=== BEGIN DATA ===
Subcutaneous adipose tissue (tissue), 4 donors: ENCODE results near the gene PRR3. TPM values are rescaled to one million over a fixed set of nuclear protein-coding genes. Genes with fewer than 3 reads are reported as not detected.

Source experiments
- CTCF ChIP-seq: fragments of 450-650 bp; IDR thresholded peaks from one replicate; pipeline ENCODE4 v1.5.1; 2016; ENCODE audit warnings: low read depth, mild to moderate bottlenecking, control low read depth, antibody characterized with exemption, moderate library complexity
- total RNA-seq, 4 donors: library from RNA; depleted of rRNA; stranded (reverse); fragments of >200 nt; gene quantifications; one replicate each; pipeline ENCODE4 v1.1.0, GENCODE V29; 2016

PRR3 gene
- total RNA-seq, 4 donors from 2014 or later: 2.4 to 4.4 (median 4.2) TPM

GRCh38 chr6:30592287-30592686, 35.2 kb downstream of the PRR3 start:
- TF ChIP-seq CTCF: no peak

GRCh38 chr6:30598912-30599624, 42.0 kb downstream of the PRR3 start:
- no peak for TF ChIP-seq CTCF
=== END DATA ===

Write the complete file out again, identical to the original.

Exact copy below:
Subcutaneous adipose tissue (tissue), 4 donors: ENCODE results near the gene PRR3. TPM values are rescaled to one million over a fixed set of nuclear protein-coding genes. Genes with fewer than 3 reads are reported as not detected.

Source experiments
- CTCF ChIP-seq: fragments of 450-650 bp; IDR thresholded peaks from one replicate; pipeline ENCODE4 v1.5.1; 2016; ENCODE audit warnings: low read depth, mild to moderate bottlenecking, control low read depth, antibody characterized with exemption, moderate library complexity
- total RNA-seq, 4 donors: library from RNA; depleted of rRNA; stranded (reverse); fragments of >200 nt; gene quantifications; one replicate each; pipeline ENCODE4 v1.1.0, GENCODE V29; 2016

PRR3 gene
- total RNA-seq, 4 donors from 2014 or later: 2.4 to 4.4 (median 4.2) TPM

GRCh38 chr6:30592287-30592686, 35.2 kb downstream of the PRR3 start:
- TF ChIP-seq CTCF: no peak

GRCh38 chr6:30598912-30599624, 42.0 kb downstream of the PRR3 start:
- no peak for TF ChIP-seq CTCF